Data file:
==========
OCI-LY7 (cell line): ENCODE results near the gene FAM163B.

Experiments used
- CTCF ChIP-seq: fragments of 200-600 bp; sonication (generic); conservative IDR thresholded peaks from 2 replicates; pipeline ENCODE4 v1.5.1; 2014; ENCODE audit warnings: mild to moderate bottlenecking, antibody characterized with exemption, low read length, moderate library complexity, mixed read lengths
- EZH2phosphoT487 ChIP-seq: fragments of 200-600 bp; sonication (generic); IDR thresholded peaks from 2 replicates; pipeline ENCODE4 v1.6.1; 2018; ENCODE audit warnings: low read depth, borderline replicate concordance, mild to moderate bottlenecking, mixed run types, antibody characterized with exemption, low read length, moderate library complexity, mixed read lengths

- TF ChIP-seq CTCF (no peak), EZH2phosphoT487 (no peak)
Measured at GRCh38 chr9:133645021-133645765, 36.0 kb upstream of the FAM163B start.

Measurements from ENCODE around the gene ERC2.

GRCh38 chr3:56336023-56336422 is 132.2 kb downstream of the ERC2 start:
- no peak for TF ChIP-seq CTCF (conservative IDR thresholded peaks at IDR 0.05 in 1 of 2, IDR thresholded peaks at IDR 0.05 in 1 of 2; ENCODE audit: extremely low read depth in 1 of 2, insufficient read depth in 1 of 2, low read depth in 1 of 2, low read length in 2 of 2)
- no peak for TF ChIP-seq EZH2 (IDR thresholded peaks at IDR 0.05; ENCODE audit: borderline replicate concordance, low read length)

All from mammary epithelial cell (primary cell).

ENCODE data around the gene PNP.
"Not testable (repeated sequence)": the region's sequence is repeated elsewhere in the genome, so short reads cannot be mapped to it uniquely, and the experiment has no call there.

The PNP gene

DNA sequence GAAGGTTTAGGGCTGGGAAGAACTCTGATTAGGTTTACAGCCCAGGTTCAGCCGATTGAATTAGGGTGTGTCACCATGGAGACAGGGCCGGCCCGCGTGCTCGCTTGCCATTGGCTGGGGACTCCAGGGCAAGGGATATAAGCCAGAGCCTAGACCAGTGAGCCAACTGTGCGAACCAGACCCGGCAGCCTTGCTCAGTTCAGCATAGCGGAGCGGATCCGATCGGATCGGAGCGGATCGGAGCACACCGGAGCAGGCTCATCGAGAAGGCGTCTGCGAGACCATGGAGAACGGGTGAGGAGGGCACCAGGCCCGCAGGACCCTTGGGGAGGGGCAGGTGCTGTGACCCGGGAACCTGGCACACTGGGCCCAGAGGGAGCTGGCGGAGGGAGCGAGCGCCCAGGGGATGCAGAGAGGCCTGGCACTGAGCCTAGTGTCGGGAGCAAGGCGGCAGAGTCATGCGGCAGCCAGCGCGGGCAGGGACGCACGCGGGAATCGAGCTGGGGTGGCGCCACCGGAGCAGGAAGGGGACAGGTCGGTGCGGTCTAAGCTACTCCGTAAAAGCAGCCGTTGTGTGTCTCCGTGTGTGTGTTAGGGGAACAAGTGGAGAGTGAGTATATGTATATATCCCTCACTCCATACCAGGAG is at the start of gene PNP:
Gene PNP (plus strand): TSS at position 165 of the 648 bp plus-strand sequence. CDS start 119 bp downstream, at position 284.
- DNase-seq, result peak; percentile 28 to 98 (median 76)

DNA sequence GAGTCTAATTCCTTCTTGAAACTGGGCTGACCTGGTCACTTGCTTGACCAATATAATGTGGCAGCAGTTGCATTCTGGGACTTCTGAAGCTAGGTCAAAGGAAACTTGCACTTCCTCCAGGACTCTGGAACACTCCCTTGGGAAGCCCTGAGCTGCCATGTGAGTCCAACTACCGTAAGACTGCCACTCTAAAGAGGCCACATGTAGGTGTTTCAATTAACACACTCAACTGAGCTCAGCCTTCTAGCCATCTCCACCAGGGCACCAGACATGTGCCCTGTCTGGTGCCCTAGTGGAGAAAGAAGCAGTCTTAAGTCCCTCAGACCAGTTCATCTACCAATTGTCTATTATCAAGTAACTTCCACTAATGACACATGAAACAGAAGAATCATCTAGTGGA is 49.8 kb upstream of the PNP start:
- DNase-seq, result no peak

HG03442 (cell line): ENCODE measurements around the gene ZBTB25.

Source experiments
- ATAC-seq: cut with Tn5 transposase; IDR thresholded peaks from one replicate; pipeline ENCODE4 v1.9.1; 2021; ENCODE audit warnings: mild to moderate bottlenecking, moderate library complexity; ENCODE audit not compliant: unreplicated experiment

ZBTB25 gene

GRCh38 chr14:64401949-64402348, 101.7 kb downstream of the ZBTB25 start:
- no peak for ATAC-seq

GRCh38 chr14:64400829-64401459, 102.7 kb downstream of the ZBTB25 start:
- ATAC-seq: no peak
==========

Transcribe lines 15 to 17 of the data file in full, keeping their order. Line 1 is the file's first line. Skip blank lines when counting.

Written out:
DNA sequence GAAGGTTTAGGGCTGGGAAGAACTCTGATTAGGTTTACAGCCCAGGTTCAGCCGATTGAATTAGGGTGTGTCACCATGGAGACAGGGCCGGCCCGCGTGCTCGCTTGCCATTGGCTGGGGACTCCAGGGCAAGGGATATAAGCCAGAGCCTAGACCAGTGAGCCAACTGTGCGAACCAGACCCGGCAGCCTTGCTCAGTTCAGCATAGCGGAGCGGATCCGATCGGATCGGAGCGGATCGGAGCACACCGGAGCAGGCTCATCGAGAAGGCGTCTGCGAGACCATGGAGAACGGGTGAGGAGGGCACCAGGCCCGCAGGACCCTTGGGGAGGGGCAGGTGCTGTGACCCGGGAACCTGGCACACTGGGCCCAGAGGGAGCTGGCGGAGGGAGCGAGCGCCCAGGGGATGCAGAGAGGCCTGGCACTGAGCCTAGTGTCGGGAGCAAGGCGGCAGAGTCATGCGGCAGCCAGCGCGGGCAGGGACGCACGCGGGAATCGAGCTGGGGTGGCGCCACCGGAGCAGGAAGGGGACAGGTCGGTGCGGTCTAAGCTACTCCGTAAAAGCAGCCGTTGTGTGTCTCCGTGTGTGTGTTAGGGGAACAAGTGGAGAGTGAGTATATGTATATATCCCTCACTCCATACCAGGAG is at the start of gene PNP:
Gene PNP (plus strand): TSS at position 165 of the 648 bp plus-strand sequence. CDS start 119 bp downstream, at position 284.
- DNase-seq, result peak; percentile 28 to 98 (median 76)